Increasing participation of young members

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2018 Higher Education Service Group Conference
21 September 2017

The last general election saw thousands of young people registering to vote for the very first time. Youth engagement with politics led to a change in the political landscape. Subsequent debates amongst MPs has shown them that the issues important to them will be taken up by politicians when there is strength in numbers.

While young people often play central and catalysing roles in movements for democracy around the world they tend not to take part in voting at local and general elections, political party activism or trade unions.

Their involvement in the general election has shown that they are ready for change and ready to be involved in making that change. We need to take advantage of this increased interest to engage them in political activity, in the Trade Union movement and in UNISON. We can also influence young people who are still in education. Branches in Higher Education have an advantage over other service groups as we can develop working relationships with the National Union for Students (NUS) in our university. Together we can encourage today’s students to have greater involvement and participation in local and national politics.

One place to start is by increasing youth voter registration.

The importance of getting young people to participate in the political arena by registering their vote should not be underestimated. Young people in Britain are less likely to vote in elections than their older contemporaries but the turnout at the general election showed that this is changing. We must use this opportunity to engage with students, who are our future colleagues, across UK Universities. Through joint campaigning with NUS and UK Universities we managed to get an increase in the number of students registered to vote before the last general election. We need to build on that so young people continue engaging with the political movements in the UK and start to influence our politicians to create a world they want to live in.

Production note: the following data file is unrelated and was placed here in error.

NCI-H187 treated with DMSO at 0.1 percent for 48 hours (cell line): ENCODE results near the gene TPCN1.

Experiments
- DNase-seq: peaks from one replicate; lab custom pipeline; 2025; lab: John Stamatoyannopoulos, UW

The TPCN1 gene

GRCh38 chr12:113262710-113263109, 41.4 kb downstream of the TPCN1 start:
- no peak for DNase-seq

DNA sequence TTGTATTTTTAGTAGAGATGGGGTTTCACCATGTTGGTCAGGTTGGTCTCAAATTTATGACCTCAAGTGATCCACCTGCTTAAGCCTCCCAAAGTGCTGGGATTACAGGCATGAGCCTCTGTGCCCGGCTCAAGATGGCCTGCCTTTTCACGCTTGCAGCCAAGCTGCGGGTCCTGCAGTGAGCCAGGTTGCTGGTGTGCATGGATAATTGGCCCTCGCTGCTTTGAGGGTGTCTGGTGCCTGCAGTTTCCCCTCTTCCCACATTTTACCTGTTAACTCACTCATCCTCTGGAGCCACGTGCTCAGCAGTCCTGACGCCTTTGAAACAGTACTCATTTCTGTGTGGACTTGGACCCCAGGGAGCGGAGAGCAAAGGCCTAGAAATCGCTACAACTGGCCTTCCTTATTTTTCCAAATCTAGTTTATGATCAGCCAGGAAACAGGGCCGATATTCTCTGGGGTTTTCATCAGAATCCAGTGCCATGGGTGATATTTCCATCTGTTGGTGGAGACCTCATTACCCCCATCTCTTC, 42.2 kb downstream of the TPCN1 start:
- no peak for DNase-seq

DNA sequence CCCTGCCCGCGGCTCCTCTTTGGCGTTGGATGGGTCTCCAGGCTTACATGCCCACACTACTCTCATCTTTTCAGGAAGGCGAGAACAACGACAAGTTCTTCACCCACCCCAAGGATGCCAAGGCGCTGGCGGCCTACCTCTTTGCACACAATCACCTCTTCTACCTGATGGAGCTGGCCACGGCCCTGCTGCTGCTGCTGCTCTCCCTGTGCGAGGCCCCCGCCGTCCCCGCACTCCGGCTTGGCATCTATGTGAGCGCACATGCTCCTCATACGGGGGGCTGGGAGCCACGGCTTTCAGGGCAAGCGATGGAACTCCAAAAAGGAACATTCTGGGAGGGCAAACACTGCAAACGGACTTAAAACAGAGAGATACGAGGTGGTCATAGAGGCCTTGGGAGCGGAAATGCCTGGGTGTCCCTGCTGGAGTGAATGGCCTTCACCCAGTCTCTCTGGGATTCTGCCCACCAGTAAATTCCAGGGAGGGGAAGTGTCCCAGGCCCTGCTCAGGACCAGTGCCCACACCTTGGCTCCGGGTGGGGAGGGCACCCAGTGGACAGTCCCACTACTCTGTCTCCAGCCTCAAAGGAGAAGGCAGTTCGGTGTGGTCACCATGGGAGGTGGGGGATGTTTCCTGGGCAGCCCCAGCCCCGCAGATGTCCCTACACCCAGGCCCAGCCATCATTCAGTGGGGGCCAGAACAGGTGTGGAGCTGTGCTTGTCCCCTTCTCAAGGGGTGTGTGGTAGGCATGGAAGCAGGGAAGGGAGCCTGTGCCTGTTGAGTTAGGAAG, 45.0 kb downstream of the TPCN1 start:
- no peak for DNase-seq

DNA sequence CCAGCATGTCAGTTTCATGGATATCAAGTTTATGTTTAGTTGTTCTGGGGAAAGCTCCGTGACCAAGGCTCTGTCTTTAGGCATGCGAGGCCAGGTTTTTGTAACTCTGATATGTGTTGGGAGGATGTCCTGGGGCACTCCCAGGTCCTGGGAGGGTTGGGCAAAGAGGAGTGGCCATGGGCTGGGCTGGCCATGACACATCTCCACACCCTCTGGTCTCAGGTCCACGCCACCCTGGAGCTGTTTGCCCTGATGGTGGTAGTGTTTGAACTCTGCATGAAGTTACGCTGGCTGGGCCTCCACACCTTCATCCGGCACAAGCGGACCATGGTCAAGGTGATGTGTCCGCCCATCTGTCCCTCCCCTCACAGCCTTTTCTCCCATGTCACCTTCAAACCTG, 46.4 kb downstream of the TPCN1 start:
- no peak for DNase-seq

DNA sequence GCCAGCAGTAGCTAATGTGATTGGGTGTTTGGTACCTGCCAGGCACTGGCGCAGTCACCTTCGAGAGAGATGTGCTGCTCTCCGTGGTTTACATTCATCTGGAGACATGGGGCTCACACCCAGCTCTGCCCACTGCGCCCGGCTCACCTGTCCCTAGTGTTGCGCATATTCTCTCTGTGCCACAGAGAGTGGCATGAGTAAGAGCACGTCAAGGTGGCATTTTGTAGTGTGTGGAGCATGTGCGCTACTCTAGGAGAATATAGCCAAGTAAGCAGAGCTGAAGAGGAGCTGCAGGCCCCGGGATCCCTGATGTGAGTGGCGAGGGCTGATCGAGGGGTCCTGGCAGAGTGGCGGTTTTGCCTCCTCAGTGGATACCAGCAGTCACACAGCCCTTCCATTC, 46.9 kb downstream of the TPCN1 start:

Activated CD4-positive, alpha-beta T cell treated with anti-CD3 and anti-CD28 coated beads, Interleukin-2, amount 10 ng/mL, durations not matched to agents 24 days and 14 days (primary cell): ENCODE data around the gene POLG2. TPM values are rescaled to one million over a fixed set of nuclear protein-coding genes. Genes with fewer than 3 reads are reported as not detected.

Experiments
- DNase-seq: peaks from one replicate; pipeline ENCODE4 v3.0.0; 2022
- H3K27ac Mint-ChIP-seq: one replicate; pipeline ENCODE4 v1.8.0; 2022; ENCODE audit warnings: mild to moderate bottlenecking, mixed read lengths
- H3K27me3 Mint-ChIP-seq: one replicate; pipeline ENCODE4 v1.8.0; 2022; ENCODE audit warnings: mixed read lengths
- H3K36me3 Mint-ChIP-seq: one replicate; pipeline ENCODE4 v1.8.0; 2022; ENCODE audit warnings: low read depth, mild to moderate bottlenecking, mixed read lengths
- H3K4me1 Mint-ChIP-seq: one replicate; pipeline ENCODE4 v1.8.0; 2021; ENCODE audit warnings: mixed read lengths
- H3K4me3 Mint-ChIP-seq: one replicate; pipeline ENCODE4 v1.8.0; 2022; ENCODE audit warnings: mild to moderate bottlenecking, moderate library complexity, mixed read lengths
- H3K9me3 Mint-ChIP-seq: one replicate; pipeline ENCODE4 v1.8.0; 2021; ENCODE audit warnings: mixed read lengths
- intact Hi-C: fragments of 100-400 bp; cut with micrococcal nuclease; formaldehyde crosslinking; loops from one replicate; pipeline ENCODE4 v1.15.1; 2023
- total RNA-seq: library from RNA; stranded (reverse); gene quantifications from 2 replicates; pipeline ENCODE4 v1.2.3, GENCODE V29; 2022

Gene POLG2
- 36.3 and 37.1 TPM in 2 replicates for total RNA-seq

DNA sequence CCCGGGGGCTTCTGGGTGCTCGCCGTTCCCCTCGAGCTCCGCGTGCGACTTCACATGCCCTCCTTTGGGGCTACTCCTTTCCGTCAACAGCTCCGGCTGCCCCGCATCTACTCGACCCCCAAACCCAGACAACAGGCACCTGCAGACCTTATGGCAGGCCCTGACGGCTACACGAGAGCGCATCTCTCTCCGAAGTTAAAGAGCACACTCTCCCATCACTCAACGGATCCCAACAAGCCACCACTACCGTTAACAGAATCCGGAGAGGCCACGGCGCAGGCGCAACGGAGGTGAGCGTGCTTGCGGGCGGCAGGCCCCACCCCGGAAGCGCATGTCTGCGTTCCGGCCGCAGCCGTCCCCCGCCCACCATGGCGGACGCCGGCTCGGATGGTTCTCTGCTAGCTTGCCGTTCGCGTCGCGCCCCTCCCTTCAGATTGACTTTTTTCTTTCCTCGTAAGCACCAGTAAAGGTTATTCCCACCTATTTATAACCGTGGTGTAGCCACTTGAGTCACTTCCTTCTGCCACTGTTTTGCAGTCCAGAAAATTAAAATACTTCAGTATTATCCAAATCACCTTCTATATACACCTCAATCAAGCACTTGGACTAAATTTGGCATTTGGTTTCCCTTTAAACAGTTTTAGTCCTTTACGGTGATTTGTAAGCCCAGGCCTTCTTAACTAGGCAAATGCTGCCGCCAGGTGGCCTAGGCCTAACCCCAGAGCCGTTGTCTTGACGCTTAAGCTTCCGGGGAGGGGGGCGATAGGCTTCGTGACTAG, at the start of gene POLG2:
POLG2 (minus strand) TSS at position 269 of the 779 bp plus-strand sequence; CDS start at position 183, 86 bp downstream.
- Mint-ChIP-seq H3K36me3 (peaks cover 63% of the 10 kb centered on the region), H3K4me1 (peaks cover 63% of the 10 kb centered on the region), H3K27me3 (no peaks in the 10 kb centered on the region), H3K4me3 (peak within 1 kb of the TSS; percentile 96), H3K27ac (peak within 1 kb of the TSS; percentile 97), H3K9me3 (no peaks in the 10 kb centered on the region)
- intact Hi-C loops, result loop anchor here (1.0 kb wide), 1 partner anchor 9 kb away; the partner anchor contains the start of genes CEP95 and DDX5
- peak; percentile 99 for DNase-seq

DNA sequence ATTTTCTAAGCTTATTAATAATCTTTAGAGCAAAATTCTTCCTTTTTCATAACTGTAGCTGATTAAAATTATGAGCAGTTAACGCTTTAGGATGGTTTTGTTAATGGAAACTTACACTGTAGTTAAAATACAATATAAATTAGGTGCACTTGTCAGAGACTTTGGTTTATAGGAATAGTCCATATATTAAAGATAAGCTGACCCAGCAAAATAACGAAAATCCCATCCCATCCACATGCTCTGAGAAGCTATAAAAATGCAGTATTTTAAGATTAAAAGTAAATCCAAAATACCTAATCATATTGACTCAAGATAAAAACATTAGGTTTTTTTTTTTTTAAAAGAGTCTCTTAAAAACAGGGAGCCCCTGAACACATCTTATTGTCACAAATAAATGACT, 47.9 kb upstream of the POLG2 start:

We have to find ways to attract young people to our branches too. We need them to become active in our branches.

The policies pursued by UNISON, and in particular our International work, resonates with young people today. We need to let them know what we are about. We need to get the message out to young people working in universities that we recognise their issues and that they can make a difference if they join us. We need to tell them that they can work alongside us to pursue their campaigns and that we will be on hand to encourage, guide and support them.

We need help to get the message to young workers.

This conference calls on the Higher Education Service Group Executive to:

Seek guidance from Young Members Self Organised Group (SOG) at national level on innovative ways to communicate with young colleagues about the advantages of becoming a member of UNISON.

Develop a recruitment strategy for attracting young workers in Higher Education to become UNISON members.

Encourage branches to campaign alongside National Union of Students (NUS) and other organisations to encourage voter registration enabling students to vote in local and national elections.